Below is the address position of a golfer I teach here in Punta Mita; his handicap ranges between scratch and 2, depending on how much he’s playing, but his miss is a double cross when he’s struggling.

Now let’s examine his impact position:

Observations

  • You see a pull-hooking ball flight
  • The hands are significantly higher at impact than they were at address
  • If you look at the clubhead closely you can see it is wide open post impact due to a toe hit (which we’ll see more of in a second)
  • The face to path is 0.5 which means with a perfectly centered hit, this ball would have moved very slightly from the left to the right
  • However, we see a shot that has a very high negative spin axis -13.7 showing a shot that is moving right to left

Now let’s look at impact location via Trackman:

As we can see here, the impact of the shot above was obviously on the toe and this is the reason why the double-cross occurred. Now the question remains is “why did he hit the ball off of the toe?”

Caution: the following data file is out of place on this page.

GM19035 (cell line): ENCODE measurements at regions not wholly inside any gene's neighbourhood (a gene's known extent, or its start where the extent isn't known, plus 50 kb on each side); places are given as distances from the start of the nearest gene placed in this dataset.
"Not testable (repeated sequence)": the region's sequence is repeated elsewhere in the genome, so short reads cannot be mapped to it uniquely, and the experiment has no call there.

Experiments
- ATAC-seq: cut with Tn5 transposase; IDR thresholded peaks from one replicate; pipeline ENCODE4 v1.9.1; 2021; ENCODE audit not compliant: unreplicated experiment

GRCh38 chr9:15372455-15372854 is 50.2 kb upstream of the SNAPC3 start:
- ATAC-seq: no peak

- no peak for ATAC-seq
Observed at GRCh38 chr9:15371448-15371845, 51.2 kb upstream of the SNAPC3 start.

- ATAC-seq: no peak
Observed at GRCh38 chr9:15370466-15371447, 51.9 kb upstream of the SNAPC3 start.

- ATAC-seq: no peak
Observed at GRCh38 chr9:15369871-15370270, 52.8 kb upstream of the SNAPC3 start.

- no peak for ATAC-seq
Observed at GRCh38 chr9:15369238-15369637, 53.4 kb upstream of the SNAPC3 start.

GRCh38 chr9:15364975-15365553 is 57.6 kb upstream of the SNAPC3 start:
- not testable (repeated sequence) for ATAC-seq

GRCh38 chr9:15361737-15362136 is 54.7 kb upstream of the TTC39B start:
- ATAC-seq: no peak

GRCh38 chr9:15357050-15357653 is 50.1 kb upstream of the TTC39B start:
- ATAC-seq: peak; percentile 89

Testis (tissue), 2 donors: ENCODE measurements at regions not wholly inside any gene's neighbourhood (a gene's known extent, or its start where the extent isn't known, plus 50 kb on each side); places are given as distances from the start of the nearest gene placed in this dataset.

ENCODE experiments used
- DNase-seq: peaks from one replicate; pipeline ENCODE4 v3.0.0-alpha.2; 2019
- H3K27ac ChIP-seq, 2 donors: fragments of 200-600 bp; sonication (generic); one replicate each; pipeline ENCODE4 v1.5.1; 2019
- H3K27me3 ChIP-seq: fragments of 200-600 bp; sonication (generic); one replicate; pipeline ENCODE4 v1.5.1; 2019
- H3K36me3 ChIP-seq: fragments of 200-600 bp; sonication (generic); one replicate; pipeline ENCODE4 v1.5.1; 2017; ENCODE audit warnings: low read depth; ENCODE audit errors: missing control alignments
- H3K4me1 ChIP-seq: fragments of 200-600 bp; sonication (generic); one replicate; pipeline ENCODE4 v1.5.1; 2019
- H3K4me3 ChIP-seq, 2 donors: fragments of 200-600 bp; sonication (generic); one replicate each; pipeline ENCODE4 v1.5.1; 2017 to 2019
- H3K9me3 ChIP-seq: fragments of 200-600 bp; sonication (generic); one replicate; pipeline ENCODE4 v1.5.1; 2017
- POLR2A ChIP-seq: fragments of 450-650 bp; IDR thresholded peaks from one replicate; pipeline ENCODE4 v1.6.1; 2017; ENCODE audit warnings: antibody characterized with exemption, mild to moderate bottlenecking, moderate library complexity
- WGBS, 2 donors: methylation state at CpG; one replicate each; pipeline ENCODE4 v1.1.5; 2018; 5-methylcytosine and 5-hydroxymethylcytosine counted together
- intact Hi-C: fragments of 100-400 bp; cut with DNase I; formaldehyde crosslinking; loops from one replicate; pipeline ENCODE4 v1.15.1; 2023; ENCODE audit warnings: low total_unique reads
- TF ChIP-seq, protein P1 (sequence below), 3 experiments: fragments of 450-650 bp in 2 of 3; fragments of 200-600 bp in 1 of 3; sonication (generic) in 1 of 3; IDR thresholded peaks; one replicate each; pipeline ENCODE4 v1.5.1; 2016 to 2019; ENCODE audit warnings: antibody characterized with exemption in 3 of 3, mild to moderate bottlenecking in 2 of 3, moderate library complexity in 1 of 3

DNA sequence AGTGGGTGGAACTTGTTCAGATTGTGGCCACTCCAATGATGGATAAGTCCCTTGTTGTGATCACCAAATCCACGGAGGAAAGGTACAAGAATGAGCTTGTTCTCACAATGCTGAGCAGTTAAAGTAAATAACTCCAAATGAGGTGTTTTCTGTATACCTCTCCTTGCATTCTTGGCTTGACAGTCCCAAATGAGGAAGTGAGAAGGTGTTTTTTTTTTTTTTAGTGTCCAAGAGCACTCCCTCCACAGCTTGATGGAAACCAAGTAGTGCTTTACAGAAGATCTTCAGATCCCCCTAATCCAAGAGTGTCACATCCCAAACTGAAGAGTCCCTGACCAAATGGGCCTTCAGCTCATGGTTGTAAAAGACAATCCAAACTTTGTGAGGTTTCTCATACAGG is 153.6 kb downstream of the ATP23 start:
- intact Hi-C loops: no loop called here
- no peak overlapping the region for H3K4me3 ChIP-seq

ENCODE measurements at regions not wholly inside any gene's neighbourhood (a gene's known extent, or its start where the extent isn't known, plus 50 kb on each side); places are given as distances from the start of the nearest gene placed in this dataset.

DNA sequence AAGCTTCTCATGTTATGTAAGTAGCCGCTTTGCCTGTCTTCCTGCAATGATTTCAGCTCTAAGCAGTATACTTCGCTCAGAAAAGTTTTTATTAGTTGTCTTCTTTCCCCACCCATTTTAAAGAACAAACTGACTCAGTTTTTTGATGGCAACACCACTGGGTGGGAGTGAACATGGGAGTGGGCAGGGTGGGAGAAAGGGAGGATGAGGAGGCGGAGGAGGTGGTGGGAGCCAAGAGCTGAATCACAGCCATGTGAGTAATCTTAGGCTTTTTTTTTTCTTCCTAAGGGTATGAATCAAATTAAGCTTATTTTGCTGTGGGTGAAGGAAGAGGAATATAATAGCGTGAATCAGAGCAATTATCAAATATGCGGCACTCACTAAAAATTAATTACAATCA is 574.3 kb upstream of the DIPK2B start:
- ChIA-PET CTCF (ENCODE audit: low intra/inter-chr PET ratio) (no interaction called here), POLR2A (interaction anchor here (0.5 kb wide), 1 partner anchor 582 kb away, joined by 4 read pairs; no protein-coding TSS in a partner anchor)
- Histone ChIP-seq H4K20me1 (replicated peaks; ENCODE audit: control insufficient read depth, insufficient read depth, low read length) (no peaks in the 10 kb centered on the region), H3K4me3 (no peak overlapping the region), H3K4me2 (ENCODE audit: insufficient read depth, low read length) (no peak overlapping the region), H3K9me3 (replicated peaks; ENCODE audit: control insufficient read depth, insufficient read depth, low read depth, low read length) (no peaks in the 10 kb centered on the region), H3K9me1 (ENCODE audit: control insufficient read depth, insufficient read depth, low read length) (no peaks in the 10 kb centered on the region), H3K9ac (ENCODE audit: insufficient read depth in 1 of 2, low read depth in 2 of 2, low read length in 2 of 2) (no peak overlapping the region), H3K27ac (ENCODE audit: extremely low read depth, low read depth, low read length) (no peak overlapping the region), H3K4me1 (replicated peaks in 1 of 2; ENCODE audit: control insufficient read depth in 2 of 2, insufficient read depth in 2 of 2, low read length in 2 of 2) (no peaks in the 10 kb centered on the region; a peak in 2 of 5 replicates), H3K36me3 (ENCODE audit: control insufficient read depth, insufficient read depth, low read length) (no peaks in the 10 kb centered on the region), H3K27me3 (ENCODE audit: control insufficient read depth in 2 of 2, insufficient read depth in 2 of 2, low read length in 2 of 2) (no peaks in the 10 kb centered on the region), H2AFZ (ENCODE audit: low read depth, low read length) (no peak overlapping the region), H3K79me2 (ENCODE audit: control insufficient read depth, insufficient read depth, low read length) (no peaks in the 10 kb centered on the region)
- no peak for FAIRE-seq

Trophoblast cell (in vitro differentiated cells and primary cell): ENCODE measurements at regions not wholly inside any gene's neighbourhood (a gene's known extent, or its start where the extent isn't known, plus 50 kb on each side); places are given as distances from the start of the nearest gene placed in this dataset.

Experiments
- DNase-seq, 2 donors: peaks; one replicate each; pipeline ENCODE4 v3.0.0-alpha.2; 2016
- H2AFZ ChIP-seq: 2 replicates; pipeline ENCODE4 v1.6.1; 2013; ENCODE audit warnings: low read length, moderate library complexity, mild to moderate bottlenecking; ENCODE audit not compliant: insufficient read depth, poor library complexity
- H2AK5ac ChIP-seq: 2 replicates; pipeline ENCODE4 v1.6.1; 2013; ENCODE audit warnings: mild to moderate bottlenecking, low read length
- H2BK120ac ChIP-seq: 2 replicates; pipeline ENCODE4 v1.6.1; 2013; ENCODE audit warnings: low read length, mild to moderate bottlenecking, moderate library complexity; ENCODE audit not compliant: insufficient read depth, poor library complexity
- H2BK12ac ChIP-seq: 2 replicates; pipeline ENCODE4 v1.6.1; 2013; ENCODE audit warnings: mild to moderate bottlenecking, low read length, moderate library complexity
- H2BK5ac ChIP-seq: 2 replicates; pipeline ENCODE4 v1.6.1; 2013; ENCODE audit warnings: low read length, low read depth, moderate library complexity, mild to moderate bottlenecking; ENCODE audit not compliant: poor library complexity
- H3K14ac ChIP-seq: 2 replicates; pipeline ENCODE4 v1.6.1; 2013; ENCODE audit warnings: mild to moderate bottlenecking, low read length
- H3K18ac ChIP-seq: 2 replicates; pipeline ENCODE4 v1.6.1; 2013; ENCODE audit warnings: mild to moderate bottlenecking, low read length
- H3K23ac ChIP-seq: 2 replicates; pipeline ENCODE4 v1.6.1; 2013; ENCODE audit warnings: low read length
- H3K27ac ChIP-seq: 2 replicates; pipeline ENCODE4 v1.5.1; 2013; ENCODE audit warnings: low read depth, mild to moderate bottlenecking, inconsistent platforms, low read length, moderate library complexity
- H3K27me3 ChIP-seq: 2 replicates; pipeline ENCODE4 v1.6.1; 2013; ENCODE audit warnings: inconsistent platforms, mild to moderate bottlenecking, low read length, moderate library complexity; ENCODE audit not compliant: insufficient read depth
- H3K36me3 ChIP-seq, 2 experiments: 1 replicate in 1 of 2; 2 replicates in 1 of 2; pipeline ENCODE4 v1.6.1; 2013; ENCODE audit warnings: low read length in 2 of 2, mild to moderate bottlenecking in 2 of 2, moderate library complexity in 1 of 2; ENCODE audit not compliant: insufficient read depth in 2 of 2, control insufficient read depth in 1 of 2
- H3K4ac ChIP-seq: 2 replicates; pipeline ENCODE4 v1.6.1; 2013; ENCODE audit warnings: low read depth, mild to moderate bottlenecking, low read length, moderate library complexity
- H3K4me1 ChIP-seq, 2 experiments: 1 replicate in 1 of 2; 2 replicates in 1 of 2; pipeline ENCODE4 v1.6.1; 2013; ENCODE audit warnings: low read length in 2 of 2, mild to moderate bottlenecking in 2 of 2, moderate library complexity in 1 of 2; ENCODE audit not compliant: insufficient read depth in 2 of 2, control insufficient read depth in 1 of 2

This is what I see from people who swing a touch too much from out-to-in and try to hit fades: a standing up of the body and a lifting of the hands raising the Vertical Swing Plane and Dynamic Lie of the club at impact. From address, let’s assume his lie angle was 45 degrees (for simplicity) and now at impact you can see his Dynamic Lie is 51 degrees. Simply put, he’s standing up the shaft during impact…when this happens you will tend to pull the heel off the ground at impact and this exposes the toe of the club, hence the toe hits and the gear effect toe hook.

Now that we know the problem, what’s the solution? In my opinion it’s a three stage process:

  1. Don’t swing as much from out-to-in so you won’t stand up as much during impact
  2. A better swing plane will help you to remain in your posture and lower the hands a touch more through impact
  3. Move the weights in your driver to promote a slight fade bias

Obviously the key here is to make better swings, but remember to use technology to your advantage and understand why these type of things happen!